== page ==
Round Nine. Northamptonshire. Small Margins.

Following the muddle at MotoGP which saw the races cancelled when the re-laid surface led to a waterlogged track, sensible administrative considerations meant the circuit owners pointed the BSB event to their national circuit layout. Just five corners and 55-second lap didn’t find favour in some quarters, but at least the spectators would see a lot more of the racing, and it would make for a close fight.

Lee Jackson. Pirelli National Superstock 1000. Kawasaki ZX10-RR.    

Lee was going to have a busy weekend too as there’d be one of the two-part, 100-mile races on Saturday. 48 laps!

Lee didn’t really click with the changed layout either. Doubly frustrating as he’d had a run on the full circuit the week before on his practice bike. The two free practice sessions went off without any dramas – P7 and P12, working on race set up. The Saturday rain was a factor for qualifying as it really was damp all the way round, but just starting to dry. Difficult conditions but Lee was comfortable and on his final lap banged in a time good enough for P2, middle of the front row.

Although we hadn’t experienced any problems, a note came round from race direction saying teams could use the special ‘Thruxton’ tyre which could withstand the higher forces generated in the two long right-hand corners that follow each other. The superstock class runs on road legal tyres with a limited tread pattern, unlike the slicks used on the superbikes. Driving hard through the corners builds up serious heat in the rear tyre which can start to blister and delaminate. The numbers of front and rear tyres we can use in each class is limited by the regulations – we’re given sidewall stickers, so the officials can check were not using extra tyres. We were given an extra sticker, so we could use the harder tyre, if we wanted.

Part one of Saturday’s 100-miler was hard fought. Lee had a a bit of clutch snatch off the line which rather spoiled his start and lost him a few places. Just like the superbikes, the top riders are so closely matched that even a minor mistake can affect the whole race. Small margins. Tyres did turn out to be an issue, especially for series leader McConnell who went backwards over the final few laps as his tyre became badly worn. Lee had minor tyre issues and brought his Kawasaki into pitlane in P7. The teams have ten minutes to re-fuel the bikes and then change the rear wheel, fitted with a new tyre. Lee reported some braking issues so new pads were fitted – he’d bed them in on the formation laps, ready for the part two grid start. His lap time was only good enough for P7 on the grid this time.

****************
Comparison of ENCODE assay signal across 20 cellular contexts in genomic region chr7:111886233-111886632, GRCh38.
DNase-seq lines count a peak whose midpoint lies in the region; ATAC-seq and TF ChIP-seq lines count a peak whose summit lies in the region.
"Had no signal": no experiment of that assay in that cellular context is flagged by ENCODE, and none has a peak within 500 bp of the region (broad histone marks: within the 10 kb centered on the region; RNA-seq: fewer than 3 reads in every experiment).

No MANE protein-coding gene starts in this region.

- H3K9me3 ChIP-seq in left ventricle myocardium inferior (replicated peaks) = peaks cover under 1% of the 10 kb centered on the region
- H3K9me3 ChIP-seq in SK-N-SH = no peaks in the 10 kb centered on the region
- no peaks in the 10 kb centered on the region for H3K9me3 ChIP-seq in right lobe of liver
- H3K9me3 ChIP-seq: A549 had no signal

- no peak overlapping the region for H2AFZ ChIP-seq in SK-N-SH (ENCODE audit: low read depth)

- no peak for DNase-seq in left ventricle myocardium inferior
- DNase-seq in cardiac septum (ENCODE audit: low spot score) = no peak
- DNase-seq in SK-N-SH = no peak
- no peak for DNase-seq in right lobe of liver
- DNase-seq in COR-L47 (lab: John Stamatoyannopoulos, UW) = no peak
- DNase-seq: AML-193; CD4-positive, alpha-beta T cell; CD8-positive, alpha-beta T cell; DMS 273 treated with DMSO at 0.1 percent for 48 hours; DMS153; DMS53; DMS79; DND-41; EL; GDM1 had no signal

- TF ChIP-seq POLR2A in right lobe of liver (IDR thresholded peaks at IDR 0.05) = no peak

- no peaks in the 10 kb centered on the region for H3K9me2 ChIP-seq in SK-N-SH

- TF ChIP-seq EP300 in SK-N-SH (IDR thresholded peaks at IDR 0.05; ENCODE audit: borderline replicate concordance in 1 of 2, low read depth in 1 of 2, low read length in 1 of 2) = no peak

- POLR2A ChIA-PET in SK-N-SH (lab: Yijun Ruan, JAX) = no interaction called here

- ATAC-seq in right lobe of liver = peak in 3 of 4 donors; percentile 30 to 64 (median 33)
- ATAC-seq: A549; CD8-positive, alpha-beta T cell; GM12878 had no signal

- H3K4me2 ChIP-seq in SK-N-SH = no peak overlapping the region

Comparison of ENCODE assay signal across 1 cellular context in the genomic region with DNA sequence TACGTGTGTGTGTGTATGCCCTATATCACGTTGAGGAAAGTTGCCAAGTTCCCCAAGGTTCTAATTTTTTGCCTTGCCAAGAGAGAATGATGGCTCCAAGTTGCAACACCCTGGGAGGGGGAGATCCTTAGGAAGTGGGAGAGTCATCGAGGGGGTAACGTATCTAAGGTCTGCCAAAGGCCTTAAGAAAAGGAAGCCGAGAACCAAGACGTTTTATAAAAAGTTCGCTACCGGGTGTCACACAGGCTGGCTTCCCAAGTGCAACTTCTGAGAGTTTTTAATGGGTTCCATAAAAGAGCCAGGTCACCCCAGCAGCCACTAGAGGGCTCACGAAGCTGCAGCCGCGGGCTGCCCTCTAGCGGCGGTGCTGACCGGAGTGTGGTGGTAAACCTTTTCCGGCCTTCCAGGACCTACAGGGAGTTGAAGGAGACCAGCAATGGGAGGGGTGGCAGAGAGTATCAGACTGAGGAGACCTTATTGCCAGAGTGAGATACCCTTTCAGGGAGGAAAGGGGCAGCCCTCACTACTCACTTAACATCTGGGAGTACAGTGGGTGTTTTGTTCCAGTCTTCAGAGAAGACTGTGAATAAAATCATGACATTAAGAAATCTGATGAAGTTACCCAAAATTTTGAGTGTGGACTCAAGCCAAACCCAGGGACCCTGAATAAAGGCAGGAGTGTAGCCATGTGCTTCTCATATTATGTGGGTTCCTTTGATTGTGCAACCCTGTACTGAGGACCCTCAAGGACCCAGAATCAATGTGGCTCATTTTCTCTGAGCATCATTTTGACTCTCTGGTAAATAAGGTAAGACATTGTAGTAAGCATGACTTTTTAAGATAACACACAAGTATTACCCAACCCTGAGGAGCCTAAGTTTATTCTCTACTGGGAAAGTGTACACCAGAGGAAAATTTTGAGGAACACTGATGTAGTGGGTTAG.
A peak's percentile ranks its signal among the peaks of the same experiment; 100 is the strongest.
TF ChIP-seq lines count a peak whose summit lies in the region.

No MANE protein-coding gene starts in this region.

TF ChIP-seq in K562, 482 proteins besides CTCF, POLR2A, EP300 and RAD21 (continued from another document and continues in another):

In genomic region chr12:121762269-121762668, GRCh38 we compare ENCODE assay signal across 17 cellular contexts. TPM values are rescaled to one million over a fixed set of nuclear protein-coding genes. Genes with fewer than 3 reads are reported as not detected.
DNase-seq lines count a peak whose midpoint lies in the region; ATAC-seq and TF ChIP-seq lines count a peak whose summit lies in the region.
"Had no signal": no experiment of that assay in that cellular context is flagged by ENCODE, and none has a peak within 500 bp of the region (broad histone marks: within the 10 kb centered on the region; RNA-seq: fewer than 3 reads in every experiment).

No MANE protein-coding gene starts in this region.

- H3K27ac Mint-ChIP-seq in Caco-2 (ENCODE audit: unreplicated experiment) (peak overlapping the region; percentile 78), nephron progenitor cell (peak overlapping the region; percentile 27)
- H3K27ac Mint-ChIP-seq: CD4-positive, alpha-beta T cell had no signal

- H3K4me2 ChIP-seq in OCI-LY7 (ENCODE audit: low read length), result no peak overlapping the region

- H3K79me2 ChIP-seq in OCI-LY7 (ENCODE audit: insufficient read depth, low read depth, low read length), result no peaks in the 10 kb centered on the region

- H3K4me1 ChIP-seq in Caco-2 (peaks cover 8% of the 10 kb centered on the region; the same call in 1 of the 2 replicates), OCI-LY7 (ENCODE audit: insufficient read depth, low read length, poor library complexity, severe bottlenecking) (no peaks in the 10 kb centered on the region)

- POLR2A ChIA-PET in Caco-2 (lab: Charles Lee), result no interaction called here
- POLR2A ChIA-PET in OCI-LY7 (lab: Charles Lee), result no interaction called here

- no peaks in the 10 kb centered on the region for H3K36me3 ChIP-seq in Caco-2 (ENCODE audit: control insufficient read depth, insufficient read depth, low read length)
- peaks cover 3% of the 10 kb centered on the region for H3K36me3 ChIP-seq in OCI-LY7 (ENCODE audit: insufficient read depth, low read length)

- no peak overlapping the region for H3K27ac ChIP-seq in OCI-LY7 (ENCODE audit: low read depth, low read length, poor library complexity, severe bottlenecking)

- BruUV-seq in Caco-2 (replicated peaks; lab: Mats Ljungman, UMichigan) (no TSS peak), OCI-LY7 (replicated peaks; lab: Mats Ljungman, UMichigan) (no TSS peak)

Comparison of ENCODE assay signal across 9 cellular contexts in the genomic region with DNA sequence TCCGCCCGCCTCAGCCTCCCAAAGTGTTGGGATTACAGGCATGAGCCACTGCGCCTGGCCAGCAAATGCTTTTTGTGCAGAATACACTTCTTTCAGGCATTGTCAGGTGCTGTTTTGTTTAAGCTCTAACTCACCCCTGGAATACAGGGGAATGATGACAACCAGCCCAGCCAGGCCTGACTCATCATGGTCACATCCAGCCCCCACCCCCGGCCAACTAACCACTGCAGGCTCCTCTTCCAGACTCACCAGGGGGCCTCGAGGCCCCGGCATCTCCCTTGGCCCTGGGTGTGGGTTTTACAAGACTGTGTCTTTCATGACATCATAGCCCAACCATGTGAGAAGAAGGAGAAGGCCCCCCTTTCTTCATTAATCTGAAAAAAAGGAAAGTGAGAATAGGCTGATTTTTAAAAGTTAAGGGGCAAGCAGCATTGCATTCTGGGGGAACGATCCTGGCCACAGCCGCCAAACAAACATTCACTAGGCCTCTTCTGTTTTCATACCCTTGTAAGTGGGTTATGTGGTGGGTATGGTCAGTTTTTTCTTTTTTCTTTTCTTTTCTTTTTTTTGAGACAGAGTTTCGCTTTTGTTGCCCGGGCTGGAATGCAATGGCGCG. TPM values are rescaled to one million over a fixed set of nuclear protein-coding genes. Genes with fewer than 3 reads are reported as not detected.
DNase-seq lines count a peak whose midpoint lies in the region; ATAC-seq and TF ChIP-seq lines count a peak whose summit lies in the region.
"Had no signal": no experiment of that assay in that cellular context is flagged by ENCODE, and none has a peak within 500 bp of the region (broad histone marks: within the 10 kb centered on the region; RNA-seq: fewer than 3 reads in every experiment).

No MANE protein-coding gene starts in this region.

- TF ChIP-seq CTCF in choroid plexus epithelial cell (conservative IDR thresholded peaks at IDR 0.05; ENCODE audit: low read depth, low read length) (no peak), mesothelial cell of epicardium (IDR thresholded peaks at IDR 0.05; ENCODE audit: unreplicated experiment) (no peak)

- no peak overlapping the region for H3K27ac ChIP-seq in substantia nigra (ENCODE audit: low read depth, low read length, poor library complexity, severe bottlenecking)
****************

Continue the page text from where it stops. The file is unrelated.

Another hard race with not quite the pace to go with the leaders. P7 again. Strong rides from Olsen and Elliott put his standing in the points table under pressure – but there was another race to come on Sunday. That would be a ‘standard’ flag-to-flag 24 lap affair.

Morning warm up first and Lee was running P7 but showing a decent race pace while trying out the hard tyre. He’d start the race from P8 on the grid. Sadly, it wasn’t to be. After warm-up we’d changed the rear chain wheel sprocket as the one on the bike was showing signs of wear. Lee went to the line, did his two formation laps and set off in to the race. The next thing we saw was a shot on the circuit TV showing him cruising. In to the garage he came, complaining of a bad vibration. The brand-new sprocket looked as if it had done 5,000 miles…. Then the race was red-flaged. We might have been allowed to take the restart from the back of the grid, but as the bike was ridden in to the garage and didn’t stay out in pitlane, it was considered a final retirement.

Investigations showed that the sprocket hadn’t been hardened properly. We run the same sprockets on the superbike and haven’t had any problems. The offending sprocket is going back to the manufacturer for analysis. It caused our first mechanical failure in two years and Lee’s first DNF of the season. Not that that makes any difference to Lee who missed his race and has fallen back to P6 in the championship standings.

We’re sure he’ll be making up for lost ground at Oulton Park, one of his favourite circuits.

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